Dylan McIlrath and Oscar Lindberg have a few things in common. They’re both 23. Both were taken at the 2010 draft. Both split last year between New York and AHL Hartford, and both are facing what could be their last chance to become Rangers.
So says the New York Post, anyway.
First, the skinny on McIlrath:
This training camp truly does represent Dylan McIlrath’s last chance to make the Rangers, because if the 2010 first-rounder can’t earn a spot as the club’s seventh defenseman, he would have to clear waivers to remain in the organization at AHL Hartford.
Given his age (23), position (right side), and contract (one year at $600,000 NHL, $90,000 AHL), it is extremely unlikely McIlrath would clear. Indeed, if he can’t beat out journeyman Raphael Diaz for the spot, the Rangers most likely would seek to deal the defenseman in order to get at least something in exchange for losing him.
[He] would have to clear waivers in order to be assigned to the AHL Hartford Wolf Pack.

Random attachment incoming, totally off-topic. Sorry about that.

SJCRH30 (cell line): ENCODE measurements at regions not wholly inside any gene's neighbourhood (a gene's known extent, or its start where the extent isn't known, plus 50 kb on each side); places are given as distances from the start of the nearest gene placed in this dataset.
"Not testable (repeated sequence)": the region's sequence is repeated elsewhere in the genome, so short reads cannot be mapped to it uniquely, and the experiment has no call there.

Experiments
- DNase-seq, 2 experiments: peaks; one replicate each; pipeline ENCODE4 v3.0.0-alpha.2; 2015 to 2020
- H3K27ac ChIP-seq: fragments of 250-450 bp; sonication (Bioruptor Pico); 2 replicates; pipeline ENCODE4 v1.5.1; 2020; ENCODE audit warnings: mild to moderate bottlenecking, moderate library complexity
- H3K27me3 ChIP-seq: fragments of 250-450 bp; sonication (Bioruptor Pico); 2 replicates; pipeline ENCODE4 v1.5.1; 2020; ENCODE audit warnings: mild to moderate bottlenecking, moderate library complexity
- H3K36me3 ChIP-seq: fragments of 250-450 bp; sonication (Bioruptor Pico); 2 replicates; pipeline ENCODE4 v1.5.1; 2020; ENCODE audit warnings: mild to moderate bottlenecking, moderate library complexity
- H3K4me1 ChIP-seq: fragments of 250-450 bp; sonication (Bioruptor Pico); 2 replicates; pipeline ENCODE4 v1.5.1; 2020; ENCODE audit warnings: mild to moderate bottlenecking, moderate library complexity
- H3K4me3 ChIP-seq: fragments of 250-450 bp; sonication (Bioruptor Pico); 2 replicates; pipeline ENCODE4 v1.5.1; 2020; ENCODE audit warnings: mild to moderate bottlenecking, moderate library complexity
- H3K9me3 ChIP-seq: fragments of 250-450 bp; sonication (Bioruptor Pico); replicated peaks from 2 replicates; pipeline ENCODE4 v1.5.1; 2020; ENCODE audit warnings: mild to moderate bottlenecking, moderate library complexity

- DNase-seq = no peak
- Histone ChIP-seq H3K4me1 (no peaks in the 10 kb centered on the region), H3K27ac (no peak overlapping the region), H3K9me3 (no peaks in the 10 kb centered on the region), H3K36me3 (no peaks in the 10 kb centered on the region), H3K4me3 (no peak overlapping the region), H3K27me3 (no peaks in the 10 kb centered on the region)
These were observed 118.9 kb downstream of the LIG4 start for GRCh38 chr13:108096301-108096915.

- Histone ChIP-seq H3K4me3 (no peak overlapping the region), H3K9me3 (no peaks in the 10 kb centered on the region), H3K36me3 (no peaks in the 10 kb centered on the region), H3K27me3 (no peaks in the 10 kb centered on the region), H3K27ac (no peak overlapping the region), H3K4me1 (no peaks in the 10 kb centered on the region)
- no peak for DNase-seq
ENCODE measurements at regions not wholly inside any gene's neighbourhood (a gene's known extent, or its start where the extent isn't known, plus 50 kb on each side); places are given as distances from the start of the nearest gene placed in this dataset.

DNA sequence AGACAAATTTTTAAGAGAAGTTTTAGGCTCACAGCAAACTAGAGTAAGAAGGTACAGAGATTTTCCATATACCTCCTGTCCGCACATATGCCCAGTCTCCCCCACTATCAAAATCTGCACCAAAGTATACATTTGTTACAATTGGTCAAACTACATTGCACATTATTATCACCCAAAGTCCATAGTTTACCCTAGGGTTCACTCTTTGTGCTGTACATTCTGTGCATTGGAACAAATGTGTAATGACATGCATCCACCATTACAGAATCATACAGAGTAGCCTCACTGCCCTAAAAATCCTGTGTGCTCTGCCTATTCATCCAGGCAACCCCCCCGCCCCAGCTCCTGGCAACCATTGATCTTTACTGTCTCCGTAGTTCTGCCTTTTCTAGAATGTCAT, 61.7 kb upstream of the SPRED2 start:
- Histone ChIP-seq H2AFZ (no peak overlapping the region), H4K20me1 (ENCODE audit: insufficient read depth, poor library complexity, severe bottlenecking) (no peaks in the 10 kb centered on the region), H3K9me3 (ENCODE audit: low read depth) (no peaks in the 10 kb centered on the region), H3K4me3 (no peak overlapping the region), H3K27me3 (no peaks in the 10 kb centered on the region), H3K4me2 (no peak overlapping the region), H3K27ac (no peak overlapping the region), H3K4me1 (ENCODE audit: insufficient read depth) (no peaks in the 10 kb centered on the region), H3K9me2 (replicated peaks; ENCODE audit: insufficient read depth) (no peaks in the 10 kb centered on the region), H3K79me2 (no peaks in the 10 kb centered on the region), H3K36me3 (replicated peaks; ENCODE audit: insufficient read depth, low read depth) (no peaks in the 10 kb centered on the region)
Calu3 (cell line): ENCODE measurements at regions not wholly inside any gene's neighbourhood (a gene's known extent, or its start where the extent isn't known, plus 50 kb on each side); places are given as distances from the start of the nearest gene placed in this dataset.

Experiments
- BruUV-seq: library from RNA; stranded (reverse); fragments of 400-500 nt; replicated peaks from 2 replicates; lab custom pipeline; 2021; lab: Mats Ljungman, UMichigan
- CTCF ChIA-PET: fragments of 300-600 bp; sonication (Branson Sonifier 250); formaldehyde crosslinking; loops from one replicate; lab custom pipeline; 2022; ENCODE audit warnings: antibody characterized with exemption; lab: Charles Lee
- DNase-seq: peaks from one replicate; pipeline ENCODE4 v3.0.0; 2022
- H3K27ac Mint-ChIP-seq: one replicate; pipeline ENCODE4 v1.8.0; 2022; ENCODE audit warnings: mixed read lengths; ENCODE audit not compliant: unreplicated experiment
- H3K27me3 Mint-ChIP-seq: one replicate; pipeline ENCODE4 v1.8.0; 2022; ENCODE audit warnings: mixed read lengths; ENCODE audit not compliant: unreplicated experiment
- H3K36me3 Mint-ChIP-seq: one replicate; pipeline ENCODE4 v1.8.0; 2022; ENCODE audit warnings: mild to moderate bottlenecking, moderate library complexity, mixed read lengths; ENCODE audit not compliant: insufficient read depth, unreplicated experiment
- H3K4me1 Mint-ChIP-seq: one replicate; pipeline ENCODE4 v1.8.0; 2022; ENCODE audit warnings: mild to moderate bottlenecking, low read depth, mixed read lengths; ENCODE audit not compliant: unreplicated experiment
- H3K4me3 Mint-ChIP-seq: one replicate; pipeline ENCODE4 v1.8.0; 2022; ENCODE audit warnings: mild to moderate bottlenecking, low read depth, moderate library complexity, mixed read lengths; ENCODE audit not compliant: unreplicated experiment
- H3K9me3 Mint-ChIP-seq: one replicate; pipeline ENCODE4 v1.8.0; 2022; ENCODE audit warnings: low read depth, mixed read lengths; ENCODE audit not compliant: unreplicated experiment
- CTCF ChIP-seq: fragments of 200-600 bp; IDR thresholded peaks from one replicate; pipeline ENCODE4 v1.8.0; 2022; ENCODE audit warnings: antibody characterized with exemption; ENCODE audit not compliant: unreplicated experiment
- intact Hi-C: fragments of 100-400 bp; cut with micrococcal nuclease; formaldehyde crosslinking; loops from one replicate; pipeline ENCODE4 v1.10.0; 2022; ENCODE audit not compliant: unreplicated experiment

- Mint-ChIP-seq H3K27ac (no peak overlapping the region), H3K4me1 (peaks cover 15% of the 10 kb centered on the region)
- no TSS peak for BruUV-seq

That’s unlikely given the combination of the 23-year-old’s upside and his modest $650,000 contract. Both he and the Rangers know it.
Which is why Lindberg’s last chance is likely his best chance, as the Rangers’ management and coaching staff are committed to giving him every chance to make the squad.
Of the two, McIlrath has the potential for bigger blowback. He was already considered a reach in his draft year — 10th overall, two spots ahead of Anaheim d-man Cam Fowler — and has failed to materialize at the NHL level. Losing him via waivers would compound what many already see as a mistake.
Losing Lindberg, a natural center, would be more understandable. The Rangers have a logjam down the middle — Derek Stepan, Derick Brassard, Kevin Hayes, Jarret Stoll and Dominic Moore — and there are questions about Lindberg’s ability to produce offensively.
That said, head coach Alain Vigneault has floated the idea of moving Lindberg to wing.
Whatever happens, the McIlrath and Lindberg situations are worth monitoring. The Post is right in that both would undoubtedly be scooped off waivers if made available, and everybody knows the scorn front offices face when they don’t get anything in return for departing assets.